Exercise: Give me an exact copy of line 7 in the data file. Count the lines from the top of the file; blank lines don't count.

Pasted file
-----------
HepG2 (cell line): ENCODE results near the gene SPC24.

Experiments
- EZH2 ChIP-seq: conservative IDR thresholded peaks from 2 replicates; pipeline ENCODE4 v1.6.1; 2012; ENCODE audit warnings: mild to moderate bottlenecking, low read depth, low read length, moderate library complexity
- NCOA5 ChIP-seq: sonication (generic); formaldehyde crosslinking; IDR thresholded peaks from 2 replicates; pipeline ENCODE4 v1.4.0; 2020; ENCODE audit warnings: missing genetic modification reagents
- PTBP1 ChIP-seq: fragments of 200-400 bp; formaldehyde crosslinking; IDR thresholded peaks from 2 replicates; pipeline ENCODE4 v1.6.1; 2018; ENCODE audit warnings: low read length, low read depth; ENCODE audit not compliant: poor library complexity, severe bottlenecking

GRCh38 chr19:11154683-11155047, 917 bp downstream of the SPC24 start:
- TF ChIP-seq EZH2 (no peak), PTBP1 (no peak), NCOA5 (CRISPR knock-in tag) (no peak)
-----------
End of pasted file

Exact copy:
- TF ChIP-seq EZH2 (no peak), PTBP1 (no peak), NCOA5 (CRISPR knock-in tag) (no peak)